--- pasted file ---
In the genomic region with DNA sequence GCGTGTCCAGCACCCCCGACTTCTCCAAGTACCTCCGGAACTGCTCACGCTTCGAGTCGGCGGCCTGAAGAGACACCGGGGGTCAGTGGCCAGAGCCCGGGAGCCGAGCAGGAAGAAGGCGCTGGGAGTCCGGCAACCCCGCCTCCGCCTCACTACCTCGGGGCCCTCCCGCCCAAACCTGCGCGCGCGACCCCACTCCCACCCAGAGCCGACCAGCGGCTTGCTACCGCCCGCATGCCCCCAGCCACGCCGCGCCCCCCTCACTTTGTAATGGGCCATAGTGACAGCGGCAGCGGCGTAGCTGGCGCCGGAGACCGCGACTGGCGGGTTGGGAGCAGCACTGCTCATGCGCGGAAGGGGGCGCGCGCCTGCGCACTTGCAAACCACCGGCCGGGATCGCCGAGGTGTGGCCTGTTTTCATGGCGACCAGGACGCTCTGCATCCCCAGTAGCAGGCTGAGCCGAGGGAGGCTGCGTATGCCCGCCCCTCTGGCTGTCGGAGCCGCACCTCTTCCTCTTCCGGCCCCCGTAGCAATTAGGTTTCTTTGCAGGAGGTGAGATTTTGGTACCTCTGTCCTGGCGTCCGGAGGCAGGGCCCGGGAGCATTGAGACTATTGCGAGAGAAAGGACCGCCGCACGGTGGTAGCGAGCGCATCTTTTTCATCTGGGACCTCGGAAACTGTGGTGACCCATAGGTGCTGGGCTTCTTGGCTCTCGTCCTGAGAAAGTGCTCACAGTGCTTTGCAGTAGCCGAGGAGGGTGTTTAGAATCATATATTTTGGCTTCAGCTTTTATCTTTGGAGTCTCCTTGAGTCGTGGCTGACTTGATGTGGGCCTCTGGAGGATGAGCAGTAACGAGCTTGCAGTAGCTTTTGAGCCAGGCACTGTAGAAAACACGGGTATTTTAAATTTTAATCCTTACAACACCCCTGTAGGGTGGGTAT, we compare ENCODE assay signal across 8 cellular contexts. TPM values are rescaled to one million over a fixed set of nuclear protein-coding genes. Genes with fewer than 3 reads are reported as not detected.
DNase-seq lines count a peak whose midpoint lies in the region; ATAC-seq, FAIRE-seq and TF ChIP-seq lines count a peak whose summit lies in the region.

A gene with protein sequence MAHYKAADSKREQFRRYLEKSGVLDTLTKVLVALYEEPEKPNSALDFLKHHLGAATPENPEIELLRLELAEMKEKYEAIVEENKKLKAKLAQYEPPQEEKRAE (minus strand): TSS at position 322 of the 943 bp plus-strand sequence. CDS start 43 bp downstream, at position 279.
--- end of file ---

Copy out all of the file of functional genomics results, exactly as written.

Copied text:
In the genomic region with DNA sequence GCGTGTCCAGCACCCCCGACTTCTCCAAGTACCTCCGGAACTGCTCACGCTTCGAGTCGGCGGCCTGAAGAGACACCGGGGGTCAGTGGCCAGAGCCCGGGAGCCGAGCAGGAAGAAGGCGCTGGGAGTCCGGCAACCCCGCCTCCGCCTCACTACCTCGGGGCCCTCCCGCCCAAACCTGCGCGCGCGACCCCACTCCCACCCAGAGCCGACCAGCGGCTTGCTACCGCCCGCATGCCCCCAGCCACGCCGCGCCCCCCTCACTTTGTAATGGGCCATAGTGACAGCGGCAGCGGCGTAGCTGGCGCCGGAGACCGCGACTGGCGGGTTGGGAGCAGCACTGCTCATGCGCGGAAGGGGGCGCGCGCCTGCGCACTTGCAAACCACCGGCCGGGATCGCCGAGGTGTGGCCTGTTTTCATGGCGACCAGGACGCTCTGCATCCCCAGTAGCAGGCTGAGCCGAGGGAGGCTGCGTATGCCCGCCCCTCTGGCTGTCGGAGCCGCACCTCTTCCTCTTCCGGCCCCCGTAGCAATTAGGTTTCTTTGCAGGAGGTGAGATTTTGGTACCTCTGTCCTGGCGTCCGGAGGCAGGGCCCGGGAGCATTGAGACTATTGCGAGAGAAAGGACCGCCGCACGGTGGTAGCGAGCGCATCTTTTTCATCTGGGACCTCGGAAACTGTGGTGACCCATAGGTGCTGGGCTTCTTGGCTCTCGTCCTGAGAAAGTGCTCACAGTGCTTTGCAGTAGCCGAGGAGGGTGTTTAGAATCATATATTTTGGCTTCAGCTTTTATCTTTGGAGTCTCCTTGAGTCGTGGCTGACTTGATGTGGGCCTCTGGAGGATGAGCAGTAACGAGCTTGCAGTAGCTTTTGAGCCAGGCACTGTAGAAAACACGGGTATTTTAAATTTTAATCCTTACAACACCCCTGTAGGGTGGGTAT, we compare ENCODE assay signal across 8 cellular contexts. TPM values are rescaled to one million over a fixed set of nuclear protein-coding genes. Genes with fewer than 3 reads are reported as not detected.
DNase-seq lines count a peak whose midpoint lies in the region; ATAC-seq, FAIRE-seq and TF ChIP-seq lines count a peak whose summit lies in the region.

A gene with protein sequence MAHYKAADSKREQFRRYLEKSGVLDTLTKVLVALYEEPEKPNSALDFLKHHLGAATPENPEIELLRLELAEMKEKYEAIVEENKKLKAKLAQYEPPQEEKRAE (minus strand): TSS at position 322 of the 943 bp plus-strand sequence. CDS start 43 bp downstream, at position 279.